Whether you are rear-ended while stopping for an interruption in the flow of traffic or T-boned in an intersection by a driver who blows through a red light, the source of your financial compensation will usually be an insurance company. While a negligent motorist who disregards the speed limit, texts and drives, operates a motor vehicle under the influence of drugs or alcohol, or otherwise drives unsafely constitutes the primary cause of most crashes, these drivers will usually rely on their insurance carrier to handle a liability claim.
Since insurance companies defend and pay most personal injury claims, injured victims must be able to navigate potential traps and pitfalls often used by insurance carriers to defend against claims and minimize the amount paid out. Orlando Personal Injury Lawyer Mark Cressman highlights some of the common tactics used by insurers in motor vehicle accident claims in this two-part blog.
Beware of “Friendly” Insurance Adjusters: Many people involved in crashes receive phone calls from the insurance adjuster of the at-fault driver. Claims adjusters can seem helpful and friendly, but their employer’s interests are directly in conflict with you as an injury victim. The adjuster might attempt to obtain information that supposedly will be used to “handle your claim”. However, this expression really translates into “avoid paying you what you are entitled to receive.” While you must provide basic insurance, driver’s license, and contact information at the scene of an accident that causes injury, you should avoid subsequent conversations with the other driver or representatives of his or her insurance company. Relatively innocuous information often can be misconstrued to harm your claim. Discussions with the other driver and his or her insurance company should be handled by an experienced Florida Personal Injury Attorney.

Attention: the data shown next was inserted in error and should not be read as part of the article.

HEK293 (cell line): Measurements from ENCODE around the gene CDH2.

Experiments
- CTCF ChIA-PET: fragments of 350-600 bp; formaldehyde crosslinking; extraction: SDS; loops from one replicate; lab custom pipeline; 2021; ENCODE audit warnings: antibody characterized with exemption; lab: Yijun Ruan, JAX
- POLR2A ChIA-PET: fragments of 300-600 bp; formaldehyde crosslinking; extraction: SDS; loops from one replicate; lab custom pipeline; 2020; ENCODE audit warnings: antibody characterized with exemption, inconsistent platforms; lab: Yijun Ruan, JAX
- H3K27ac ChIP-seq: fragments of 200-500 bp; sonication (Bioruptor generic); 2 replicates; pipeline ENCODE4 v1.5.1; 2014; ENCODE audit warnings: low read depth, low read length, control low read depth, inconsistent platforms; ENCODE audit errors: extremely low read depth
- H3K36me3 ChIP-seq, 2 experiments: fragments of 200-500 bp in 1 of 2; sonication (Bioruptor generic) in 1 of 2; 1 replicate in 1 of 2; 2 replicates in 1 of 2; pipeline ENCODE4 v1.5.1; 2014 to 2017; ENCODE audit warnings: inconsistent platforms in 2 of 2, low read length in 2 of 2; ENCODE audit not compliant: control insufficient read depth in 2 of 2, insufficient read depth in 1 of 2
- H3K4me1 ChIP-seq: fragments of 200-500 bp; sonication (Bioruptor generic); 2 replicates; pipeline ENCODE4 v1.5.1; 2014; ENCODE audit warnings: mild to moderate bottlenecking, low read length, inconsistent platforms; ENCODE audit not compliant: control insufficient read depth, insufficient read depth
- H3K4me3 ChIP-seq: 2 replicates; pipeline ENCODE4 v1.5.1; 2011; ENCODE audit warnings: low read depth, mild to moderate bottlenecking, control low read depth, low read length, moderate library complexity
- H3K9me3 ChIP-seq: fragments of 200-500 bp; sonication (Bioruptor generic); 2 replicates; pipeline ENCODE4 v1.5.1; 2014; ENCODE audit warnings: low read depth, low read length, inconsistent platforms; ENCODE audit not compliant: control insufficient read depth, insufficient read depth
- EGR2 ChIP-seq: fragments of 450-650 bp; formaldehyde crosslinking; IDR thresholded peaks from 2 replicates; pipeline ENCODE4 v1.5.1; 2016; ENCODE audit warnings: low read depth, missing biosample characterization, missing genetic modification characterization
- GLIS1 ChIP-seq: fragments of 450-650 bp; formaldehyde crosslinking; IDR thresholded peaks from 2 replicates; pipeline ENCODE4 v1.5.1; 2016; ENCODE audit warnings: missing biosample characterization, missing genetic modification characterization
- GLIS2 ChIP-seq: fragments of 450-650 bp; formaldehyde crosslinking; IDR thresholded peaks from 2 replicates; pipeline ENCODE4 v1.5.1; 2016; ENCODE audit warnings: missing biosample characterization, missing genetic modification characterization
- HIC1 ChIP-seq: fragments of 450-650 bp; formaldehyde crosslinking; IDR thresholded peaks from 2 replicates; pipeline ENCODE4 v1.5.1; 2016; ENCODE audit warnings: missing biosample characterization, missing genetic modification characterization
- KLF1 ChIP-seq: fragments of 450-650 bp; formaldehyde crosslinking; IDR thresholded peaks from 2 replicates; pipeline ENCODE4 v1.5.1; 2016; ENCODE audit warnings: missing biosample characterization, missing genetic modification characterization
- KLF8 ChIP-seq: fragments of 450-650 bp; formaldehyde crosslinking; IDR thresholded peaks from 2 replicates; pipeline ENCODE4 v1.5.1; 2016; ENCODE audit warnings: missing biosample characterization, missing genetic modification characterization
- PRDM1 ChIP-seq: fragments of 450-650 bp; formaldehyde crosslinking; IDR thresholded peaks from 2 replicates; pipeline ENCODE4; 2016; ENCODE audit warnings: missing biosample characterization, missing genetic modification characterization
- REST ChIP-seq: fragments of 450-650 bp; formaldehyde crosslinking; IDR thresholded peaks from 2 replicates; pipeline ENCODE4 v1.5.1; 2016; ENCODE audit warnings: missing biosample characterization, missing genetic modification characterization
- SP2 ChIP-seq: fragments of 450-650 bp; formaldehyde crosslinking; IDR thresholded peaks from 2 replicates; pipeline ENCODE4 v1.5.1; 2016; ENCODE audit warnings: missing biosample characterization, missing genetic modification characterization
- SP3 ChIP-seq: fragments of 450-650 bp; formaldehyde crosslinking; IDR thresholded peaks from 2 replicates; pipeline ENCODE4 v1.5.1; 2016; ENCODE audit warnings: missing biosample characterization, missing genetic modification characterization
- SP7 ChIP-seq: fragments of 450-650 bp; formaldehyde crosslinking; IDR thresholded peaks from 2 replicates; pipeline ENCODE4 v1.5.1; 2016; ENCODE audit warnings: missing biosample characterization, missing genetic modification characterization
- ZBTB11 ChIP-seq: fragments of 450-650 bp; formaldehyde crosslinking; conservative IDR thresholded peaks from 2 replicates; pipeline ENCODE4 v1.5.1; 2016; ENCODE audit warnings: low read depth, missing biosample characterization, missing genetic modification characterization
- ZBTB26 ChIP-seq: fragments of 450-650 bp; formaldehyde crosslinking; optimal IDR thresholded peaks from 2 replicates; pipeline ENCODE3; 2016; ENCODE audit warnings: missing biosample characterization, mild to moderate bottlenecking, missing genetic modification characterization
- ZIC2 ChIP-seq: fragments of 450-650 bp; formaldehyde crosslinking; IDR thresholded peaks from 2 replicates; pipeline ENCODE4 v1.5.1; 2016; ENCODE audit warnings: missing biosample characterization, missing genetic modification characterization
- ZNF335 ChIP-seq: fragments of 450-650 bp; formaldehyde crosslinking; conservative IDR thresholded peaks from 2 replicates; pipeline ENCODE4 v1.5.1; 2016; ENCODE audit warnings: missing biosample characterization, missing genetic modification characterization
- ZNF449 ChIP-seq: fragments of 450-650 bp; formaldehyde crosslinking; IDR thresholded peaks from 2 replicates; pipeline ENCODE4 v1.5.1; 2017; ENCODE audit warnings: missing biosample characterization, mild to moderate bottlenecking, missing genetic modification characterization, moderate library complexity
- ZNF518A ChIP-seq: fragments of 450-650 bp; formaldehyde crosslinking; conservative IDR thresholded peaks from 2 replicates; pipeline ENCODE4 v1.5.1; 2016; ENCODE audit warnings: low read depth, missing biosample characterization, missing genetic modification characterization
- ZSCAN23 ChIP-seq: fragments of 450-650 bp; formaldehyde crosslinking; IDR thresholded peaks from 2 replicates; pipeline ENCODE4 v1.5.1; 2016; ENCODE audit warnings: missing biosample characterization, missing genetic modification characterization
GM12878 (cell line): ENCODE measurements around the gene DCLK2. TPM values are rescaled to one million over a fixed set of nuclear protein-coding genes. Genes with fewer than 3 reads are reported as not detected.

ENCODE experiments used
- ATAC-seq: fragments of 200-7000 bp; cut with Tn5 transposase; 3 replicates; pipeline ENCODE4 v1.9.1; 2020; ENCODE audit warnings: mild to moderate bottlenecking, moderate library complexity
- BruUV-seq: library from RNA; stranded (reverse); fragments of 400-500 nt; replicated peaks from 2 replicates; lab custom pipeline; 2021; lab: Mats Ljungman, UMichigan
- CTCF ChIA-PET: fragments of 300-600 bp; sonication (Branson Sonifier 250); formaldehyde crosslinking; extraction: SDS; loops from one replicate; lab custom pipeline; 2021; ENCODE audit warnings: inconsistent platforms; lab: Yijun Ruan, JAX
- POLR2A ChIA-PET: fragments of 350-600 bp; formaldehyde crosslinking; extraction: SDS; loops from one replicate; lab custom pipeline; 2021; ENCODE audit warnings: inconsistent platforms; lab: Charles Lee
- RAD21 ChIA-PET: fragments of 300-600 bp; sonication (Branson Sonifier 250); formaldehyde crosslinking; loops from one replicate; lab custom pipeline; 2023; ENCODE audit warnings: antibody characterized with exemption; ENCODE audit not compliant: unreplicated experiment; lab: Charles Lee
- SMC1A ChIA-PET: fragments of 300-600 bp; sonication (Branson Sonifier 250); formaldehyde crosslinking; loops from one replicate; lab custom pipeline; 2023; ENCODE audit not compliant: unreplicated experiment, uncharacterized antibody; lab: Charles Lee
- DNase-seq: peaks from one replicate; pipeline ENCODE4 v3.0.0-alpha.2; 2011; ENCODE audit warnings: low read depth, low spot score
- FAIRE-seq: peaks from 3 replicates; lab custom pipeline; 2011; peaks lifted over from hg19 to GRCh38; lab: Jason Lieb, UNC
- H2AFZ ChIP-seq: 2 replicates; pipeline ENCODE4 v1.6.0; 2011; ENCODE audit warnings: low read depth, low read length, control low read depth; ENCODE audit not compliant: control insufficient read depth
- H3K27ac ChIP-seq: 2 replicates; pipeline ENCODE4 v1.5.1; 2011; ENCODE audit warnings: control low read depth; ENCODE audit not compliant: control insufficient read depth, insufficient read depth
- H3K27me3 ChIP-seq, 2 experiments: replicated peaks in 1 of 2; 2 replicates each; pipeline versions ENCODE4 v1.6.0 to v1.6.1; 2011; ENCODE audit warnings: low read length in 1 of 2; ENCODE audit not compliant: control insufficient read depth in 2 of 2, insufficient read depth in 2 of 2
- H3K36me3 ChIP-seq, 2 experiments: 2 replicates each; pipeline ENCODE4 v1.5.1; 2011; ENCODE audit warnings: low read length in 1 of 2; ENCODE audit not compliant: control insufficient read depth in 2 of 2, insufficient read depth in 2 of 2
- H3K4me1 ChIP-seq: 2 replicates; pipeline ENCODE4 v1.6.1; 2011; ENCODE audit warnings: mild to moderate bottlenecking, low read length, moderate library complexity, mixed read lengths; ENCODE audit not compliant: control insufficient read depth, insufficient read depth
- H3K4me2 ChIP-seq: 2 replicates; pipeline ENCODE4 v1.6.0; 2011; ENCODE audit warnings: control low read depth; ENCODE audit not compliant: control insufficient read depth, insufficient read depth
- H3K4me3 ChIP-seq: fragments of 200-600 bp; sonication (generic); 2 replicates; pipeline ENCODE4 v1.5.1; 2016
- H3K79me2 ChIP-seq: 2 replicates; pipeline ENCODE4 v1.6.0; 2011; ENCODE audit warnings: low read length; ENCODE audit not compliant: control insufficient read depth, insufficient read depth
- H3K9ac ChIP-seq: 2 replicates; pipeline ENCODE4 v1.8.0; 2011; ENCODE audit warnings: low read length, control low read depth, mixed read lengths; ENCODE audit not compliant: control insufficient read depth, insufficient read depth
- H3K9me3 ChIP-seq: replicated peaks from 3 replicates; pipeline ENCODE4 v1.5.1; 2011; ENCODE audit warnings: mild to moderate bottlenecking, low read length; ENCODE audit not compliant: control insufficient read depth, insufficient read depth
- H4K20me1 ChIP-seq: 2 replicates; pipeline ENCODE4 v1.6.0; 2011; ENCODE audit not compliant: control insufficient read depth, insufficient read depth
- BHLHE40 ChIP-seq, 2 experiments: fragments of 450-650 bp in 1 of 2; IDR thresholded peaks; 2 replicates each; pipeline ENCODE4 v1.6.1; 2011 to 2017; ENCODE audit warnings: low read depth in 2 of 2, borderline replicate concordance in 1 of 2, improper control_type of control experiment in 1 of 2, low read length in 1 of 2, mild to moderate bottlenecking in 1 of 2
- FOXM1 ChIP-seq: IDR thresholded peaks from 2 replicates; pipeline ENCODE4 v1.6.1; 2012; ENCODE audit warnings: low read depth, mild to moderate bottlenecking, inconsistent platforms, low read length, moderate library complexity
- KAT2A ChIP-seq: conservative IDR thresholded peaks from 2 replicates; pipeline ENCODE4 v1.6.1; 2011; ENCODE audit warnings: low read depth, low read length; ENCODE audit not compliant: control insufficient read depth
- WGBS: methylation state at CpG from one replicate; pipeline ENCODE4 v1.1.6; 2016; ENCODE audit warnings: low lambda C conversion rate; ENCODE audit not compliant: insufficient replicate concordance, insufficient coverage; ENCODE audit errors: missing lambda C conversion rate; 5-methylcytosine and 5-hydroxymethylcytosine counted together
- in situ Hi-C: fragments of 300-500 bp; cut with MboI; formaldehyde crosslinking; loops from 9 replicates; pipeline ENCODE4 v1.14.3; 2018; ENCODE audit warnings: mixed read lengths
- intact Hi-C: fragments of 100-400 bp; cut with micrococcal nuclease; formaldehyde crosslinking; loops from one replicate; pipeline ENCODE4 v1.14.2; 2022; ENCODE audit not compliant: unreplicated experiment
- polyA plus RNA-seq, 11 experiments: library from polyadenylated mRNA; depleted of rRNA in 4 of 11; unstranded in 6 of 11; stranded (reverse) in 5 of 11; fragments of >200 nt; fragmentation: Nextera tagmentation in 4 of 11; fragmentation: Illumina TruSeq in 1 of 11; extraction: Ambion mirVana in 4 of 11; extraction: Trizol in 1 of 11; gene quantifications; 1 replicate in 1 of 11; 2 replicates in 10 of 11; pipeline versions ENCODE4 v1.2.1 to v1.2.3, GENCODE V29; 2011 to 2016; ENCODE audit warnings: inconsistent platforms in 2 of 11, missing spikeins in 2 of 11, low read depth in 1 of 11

Never Sign Any Paperwork without Legal Advice: There are a number of documents the other party’s insurance company might ask you to sign. For example, the insurance company might ask you to sign an authorization to release your employment or medical records. While documents revealing payroll information, time off-work, and medical treatment might facilitate evaluation of your claim, these release forms often are drafted in overly broad language. Personal injury victims might need to furnish this type of information later when making a demand for payment or during the discovery process. However, the decision to execute this type of form might let the insurance company obtain information that the carrier is not otherwise entitled to receive which is damaging to your claim. For example, the insurance company might use medical records to argue that your neck or back injury was the result of a prior accident.
Avoid Providing a Recorded Statement: Insurance companies often ask for a recorded statement, so the insurer can “get your side of the story about what happened.” While the insurer is interested in obtaining facts about the crash, the goal is to look for information that can be used to justify shifting blame to you or to reduce the amount of your recovery. Examples might include an admission that you were fatigued, speeding, or distracted. Plaintiffs are not required to provide a recorded statement unless it is part of the discovery process. A skilled personal injury attorney can protect your rights and help you avoid unnecessary damaging disclosures during discovery.
If you have been injured by the negligence of another individual, public entity or corporation, Mr. Cressman has over two decades of experience taking on large insurance carriers. His familiarity with insurance company tactics and traps can help injury victims navigate the claims process. We invite you to call to schedule a free consultation today to learn about your legal rights and obtain a case evaluation at (407) 877-7317.